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How Can An Infusion Pump Do with Safer Medication?

Mindray 2020-05-12

Medication error is one of the major causes of people's death, estimated to cost around 42 billion US dollars globally every year[1]. Among them, administering with wrong drug is one of the most common types that results in death[2]. Safe medication is always the goal that medical professionals are pursuing.



There are different reasons that could cause nurses to confuse one drug with another, in which name confusion falls in the 5 major categories, accounting for 8.9% of such error according to the Taxonomy of Medication Errors of the National Coordinating Council for Medication Error Reporting and Prevention (NCCMERP)[2]. Thousands of medication name pairs have been confused or identified as having the potential risk of confusion due to their similar appearances or pronunciations[3]. For example, Nar can be confused with Nucuron, tolbutamide with terfenadine, and dopamine with dobutamine[4]. This could likely happen even when some of the pairs are clinically used in totally different departments in a hospital.



Besides that, labeling and packaging issues (particularly confusing instructions) were the other major culprits to blame for causing 33% of medication errors and 30% of consequential deaths[5]. These labels were made with similar or confused looks, or mistakenly put on the wrong containers.


To prevent the risk of drug errors caused by the above factors, methods such as Tall-man lettering and color-coded medication labels have been taken by many hospitals, which has shown positive effects.

Tall-man lettering


Tall-man lettering is a method of using upper-case lettering to help distinguish look-alike or sound-alike drug names, such as "predniSONE" and "predniSOLONE". Pharmaceutical manufacturers have been recommended by FDA to use such a mechanism to visually differentiate their drug names to avoid medication errors. The study found that tall-man lettering resulted in fewer errors when selecting a target drug from an array of choices[6].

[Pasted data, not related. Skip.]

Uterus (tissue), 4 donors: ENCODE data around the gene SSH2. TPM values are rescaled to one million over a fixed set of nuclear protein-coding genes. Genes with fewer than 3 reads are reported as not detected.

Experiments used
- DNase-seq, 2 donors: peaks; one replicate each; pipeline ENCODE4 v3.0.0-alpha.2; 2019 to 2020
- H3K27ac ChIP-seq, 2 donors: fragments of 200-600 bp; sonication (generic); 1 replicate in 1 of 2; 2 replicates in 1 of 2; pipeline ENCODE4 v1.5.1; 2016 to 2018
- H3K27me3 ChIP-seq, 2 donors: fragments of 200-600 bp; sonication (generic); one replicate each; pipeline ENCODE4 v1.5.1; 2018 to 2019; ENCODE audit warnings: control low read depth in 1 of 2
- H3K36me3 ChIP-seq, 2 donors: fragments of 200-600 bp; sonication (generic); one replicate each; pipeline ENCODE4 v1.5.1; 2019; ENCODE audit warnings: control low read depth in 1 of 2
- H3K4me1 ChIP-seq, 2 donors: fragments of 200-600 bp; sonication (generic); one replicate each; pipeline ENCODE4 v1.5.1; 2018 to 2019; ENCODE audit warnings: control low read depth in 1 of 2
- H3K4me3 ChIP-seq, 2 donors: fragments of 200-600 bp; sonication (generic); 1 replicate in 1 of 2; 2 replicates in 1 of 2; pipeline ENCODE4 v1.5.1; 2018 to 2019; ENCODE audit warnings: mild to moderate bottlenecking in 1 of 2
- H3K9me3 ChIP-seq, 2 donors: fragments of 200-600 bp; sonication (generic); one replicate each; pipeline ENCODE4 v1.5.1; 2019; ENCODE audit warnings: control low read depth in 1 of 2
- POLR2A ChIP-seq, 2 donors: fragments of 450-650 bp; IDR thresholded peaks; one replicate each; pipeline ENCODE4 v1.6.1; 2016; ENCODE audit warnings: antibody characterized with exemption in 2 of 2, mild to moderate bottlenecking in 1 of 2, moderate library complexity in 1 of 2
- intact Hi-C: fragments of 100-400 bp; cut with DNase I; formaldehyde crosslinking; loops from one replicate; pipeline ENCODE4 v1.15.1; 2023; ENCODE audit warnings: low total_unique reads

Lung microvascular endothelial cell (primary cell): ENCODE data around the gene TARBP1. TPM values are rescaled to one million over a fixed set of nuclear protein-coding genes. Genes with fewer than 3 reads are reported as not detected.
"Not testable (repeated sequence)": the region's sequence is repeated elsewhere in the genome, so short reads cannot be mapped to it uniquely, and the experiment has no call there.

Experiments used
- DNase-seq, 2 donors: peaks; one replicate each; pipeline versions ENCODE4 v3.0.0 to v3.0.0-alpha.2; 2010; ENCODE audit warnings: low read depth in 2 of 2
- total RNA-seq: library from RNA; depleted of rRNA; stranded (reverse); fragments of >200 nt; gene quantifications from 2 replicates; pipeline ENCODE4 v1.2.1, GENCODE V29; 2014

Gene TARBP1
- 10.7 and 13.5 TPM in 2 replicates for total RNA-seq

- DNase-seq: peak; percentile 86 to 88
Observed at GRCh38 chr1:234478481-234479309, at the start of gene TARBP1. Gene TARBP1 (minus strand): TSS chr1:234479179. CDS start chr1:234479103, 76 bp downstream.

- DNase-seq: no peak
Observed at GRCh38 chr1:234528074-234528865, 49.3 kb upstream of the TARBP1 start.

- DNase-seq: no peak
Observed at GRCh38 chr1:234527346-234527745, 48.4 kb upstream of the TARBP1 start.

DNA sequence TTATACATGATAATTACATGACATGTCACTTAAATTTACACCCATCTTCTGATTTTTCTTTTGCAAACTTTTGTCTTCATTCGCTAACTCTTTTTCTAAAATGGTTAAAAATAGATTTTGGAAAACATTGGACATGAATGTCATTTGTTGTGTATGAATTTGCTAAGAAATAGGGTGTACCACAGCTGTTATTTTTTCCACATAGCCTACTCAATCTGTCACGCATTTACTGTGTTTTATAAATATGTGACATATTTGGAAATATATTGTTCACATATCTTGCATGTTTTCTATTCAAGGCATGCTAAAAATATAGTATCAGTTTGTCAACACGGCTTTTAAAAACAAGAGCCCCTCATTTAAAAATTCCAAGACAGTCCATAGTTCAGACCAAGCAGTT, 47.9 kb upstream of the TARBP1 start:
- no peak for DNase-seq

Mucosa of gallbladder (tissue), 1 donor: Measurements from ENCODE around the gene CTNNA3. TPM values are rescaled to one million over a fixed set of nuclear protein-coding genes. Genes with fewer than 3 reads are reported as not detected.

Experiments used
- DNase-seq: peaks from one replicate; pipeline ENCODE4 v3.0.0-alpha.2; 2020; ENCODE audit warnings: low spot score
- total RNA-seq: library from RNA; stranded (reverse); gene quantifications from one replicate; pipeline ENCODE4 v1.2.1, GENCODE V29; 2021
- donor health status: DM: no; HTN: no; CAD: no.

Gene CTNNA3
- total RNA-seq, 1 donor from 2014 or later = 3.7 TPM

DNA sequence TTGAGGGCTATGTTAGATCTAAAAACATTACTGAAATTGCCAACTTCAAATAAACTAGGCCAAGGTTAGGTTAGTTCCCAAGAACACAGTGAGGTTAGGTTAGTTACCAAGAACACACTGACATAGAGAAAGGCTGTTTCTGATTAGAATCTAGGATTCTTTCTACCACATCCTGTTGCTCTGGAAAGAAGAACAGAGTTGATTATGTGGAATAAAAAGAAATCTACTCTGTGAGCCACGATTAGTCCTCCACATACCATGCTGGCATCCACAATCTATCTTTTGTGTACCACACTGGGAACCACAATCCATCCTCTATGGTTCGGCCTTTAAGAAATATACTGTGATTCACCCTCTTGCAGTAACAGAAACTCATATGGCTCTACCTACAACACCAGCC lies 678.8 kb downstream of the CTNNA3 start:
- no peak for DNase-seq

Color-coding medication


Color-coding medication refers to the systematic, standard application of colors to help in identification and classification of drugs throughout the medication process, from prescription to administration. It was first introduced in some medical institutes and in 2015, the American Society of Anesthesiologists released a statement supporting the practice and application of color-coded medication labels. The color-coded syringe labels have shown to help enhance patient safety, especially in critical situations[4].



Given the constantly evolving demands for safer medication, it is necessary to think about how to better make use of the two methods to expand their clinical application and improve effects.


Giving wrong drugs could endanger patients, especially those high-alert drugs frequently used in intensive care unit, anesthesia and emergency department.


It is essential to apply tall-man lettering and color-coding medication to the clinical practices involved in departments above, especially when using infusion pumps to deliver drugs to patient. In the upcoming next generation of Mindray infusion pumps, both tall-man lettering technique and color-coding system are integrated, allowing nurses to easily identify drug names and associated colors on the pump’s screen, and accurately administer drugs to prevent medication errors.



As patient safety is the first and foremost goal that hospitals strive to achieve, safe medication will remain the focus of beside patient care. Stay tuned for Mindray’s new infusion pump and the technologies it adopts that are set to take the infusion safety and accuracy to the new level.


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Reference:


[1] Aitken, M., & Gorokhovich, L. (2012). Advancing theResponsible Use of Medicines: Applying Levers for Change. SSRN ElectronicJournal. doi: 10.2139/ssrn.2222541

[2] Phillips, J., Beam, S., Brinker, A., Holquist, C., Honig,P., Lee, L., & Pamer, C. (2001). Retrospective analysis of mortalitiesassociated with medication errors. American Journal of Health-SystemPharmacy, 58(19), 1835-1841. doi: 10.1093/ajhp/58.19.1835

[3] Filiatrault, P., & Hyland, S. (2009). Does Colour-CodedLabelling Reduce the Risk of Medication Errors? The Canadian Journal ofHospital Pharmacy, 62(2). doi: 10.4212/cjhp.v62i2.446

[4] Kothari, D., & Agrawal, J. (2013). Color coded syringelabels: A modification to enhance patient safety. BJA: British Journal OfAnaesthesia, 111 (eLetters). doi: 10.1093/bja/el_9759

[5] G, J., & T, G. (2010). Prescription Drug LabelingMedication Errors: A Big Deal for Pharmacists. Journal Of Young Pharmacists,2(1), 107-111. doi: 10.4103/0975-1483.62218

[6] Filik, R., Purdy, K., Gale, A., & Gerrett, D. (2004).Drug name confusion: evaluating the effectiveness of capital (“Tall Man”) lettersusing eye movement data. Social Science & Medicine, 59(12), 2597-2601.doi: 10.1016/j.socscimed.2004.04.008